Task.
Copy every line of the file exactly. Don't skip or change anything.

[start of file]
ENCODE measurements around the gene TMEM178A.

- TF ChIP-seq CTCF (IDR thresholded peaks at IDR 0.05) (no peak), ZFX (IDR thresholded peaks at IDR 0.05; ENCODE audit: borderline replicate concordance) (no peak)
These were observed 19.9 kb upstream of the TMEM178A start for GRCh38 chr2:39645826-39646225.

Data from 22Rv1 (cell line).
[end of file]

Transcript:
ENCODE measurements around the gene TMEM178A.

- TF ChIP-seq CTCF (IDR thresholded peaks at IDR 0.05) (no peak), ZFX (IDR thresholded peaks at IDR 0.05; ENCODE audit: borderline replicate concordance) (no peak)
These were observed 19.9 kb upstream of the TMEM178A start for GRCh38 chr2:39645826-39646225.

Data from 22Rv1 (cell line).